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Carleton College

Publication Date

Fall 2016

Program Name

Panama: Tropical Ecology, Marine Ecosystems, and Biodiversity Conservation


In Bocas del Toro, Panamá, widespread tourism has been the main source of revenue and has become an increasing threat to seagrass meadows and the organisms they support. This study aimed to investigate and describe algae and diatom communities under three different regimes of anthropogenic disturbance: high, medium and low human impact. The biodiversity was analyzed by measuring the algae and diatom assemblages with Shannon-Weiner’s Biodiversity Index, Evenness Index and Sorensen’s coefficient. The data obtained from these three diversity indices were compared to the areas along an anthropogenic disturbance gradient of high, medium and low impact. A total of 12 species of algae and 25 genera of diatoms were found using the marine belt transect and quadrat method in triplicate for each site. Analysis showed that in the site with high human impact, the seagrass density was significantly lower, while algae biodiversity and abundance, and diatom biodiversity, were significantly higher. This study demonstrated that algae and diatom communities do, in fact, change in differing human impact sites. Thus, algae and diatoms can be accurate bioindicators of water quality and can be used to limit human impact on seagrass meadows.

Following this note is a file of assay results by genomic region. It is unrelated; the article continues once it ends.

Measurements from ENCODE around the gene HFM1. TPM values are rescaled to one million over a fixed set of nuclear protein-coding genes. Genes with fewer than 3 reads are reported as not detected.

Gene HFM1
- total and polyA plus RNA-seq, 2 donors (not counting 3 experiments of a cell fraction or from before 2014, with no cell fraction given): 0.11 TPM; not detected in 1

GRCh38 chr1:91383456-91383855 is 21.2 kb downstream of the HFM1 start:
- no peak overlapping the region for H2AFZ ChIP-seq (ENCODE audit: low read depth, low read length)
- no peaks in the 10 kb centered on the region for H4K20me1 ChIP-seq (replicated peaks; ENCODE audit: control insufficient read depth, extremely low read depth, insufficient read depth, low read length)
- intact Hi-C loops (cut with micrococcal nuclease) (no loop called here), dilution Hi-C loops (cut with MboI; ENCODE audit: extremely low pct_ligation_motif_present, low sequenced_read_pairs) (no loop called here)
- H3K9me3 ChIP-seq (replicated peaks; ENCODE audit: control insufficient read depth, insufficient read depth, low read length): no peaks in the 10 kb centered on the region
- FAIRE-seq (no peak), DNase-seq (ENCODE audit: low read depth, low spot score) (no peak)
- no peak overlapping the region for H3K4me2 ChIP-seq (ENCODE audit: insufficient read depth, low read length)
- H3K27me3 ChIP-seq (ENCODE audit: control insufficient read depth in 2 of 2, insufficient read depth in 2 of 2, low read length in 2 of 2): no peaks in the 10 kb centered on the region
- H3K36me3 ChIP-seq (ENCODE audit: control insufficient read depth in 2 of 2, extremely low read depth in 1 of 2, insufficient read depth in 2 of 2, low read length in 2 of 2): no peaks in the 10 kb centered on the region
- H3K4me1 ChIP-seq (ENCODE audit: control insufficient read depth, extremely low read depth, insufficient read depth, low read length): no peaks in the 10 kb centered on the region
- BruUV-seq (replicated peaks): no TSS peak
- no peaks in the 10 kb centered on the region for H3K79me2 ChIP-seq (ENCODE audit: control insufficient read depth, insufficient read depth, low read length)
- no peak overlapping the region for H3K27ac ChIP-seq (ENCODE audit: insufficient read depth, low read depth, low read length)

Aquaculture and Fisheries | Environmental Studies | Laboratory and Basic Science Research | Latin American Studies | Life Sciences | Terrestrial and Aquatic Ecology | Tourism


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